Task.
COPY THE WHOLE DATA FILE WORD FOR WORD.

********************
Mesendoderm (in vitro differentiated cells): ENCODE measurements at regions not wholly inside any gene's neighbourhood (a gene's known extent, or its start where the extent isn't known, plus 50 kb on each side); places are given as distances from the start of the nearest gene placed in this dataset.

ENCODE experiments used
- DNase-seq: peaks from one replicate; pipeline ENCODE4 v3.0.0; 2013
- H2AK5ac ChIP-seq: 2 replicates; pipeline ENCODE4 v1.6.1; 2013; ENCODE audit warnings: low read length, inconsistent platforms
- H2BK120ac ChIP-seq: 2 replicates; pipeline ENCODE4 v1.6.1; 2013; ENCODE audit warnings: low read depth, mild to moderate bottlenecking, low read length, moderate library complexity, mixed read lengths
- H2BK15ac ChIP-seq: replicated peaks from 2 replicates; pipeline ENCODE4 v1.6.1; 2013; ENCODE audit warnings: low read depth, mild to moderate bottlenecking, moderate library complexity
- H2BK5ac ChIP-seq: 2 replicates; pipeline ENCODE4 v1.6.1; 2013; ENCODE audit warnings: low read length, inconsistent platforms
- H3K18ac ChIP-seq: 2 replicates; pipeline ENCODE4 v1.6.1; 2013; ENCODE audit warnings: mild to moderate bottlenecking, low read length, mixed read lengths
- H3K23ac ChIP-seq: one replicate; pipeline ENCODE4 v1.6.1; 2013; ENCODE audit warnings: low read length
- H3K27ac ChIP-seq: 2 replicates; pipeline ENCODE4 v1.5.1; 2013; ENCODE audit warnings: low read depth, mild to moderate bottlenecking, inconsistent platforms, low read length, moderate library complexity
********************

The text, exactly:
Mesendoderm (in vitro differentiated cells): ENCODE measurements at regions not wholly inside any gene's neighbourhood (a gene's known extent, or its start where the extent isn't known, plus 50 kb on each side); places are given as distances from the start of the nearest gene placed in this dataset.

ENCODE experiments used
- DNase-seq: peaks from one replicate; pipeline ENCODE4 v3.0.0; 2013
- H2AK5ac ChIP-seq: 2 replicates; pipeline ENCODE4 v1.6.1; 2013; ENCODE audit warnings: low read length, inconsistent platforms
- H2BK120ac ChIP-seq: 2 replicates; pipeline ENCODE4 v1.6.1; 2013; ENCODE audit warnings: low read depth, mild to moderate bottlenecking, low read length, moderate library complexity, mixed read lengths
- H2BK15ac ChIP-seq: replicated peaks from 2 replicates; pipeline ENCODE4 v1.6.1; 2013; ENCODE audit warnings: low read depth, mild to moderate bottlenecking, moderate library complexity
- H2BK5ac ChIP-seq: 2 replicates; pipeline ENCODE4 v1.6.1; 2013; ENCODE audit warnings: low read length, inconsistent platforms
- H3K18ac ChIP-seq: 2 replicates; pipeline ENCODE4 v1.6.1; 2013; ENCODE audit warnings: mild to moderate bottlenecking, low read length, mixed read lengths
- H3K23ac ChIP-seq: one replicate; pipeline ENCODE4 v1.6.1; 2013; ENCODE audit warnings: low read length
- H3K27ac ChIP-seq: 2 replicates; pipeline ENCODE4 v1.5.1; 2013; ENCODE audit warnings: low read depth, mild to moderate bottlenecking, inconsistent platforms, low read length, moderate library complexity